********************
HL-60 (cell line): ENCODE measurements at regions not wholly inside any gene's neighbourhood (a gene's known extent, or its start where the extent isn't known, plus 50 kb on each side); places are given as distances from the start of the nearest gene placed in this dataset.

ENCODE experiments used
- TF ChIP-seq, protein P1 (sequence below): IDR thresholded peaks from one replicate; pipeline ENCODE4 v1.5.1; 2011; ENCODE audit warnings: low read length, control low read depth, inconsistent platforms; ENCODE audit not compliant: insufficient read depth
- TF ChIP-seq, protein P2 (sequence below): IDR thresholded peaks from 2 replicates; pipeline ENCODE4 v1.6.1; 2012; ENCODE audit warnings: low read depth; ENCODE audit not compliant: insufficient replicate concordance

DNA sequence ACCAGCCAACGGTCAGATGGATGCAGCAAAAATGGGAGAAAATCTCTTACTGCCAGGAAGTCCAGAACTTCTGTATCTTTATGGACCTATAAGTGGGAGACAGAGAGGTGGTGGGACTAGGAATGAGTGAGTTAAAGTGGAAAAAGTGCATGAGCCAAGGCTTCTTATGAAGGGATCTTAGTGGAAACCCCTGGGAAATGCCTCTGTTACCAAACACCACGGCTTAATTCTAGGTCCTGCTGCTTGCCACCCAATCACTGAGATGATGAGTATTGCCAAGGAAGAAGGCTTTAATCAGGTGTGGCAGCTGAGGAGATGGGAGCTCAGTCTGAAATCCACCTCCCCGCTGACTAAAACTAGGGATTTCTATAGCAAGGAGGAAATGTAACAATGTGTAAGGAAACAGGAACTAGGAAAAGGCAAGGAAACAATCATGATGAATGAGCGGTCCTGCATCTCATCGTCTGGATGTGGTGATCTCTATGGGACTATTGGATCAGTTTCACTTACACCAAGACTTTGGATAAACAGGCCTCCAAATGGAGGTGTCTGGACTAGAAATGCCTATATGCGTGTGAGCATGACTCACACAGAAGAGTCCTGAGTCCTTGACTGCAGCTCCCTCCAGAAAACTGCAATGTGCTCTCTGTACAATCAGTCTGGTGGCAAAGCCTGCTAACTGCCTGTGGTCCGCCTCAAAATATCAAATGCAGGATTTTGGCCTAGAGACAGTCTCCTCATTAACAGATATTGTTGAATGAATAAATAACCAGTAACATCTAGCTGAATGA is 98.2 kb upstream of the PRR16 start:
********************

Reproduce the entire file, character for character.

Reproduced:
HL-60 (cell line): ENCODE measurements at regions not wholly inside any gene's neighbourhood (a gene's known extent, or its start where the extent isn't known, plus 50 kb on each side); places are given as distances from the start of the nearest gene placed in this dataset.

ENCODE experiments used
- TF ChIP-seq, protein P1 (sequence below): IDR thresholded peaks from one replicate; pipeline ENCODE4 v1.5.1; 2011; ENCODE audit warnings: low read length, control low read depth, inconsistent platforms; ENCODE audit not compliant: insufficient read depth
- TF ChIP-seq, protein P2 (sequence below): IDR thresholded peaks from 2 replicates; pipeline ENCODE4 v1.6.1; 2012; ENCODE audit warnings: low read depth; ENCODE audit not compliant: insufficient replicate concordance

DNA sequence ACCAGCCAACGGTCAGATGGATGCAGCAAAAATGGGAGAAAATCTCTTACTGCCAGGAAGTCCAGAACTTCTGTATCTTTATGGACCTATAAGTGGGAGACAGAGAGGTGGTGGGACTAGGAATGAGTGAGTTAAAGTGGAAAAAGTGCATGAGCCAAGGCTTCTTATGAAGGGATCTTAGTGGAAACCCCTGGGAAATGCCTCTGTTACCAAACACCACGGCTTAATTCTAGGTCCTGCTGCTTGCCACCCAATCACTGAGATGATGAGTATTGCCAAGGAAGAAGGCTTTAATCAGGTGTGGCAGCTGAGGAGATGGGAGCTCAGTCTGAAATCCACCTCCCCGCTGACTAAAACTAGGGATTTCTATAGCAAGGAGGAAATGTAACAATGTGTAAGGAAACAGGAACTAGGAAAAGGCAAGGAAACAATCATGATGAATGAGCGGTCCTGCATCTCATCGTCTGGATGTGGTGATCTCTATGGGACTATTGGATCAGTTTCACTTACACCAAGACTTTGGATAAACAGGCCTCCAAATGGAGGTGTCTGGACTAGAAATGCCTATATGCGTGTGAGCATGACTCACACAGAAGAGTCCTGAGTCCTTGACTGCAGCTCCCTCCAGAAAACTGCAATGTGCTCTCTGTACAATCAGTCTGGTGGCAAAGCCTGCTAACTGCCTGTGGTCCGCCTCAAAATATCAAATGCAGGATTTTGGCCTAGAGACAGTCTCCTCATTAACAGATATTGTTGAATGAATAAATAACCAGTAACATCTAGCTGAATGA is 98.2 kb upstream of the PRR16 start: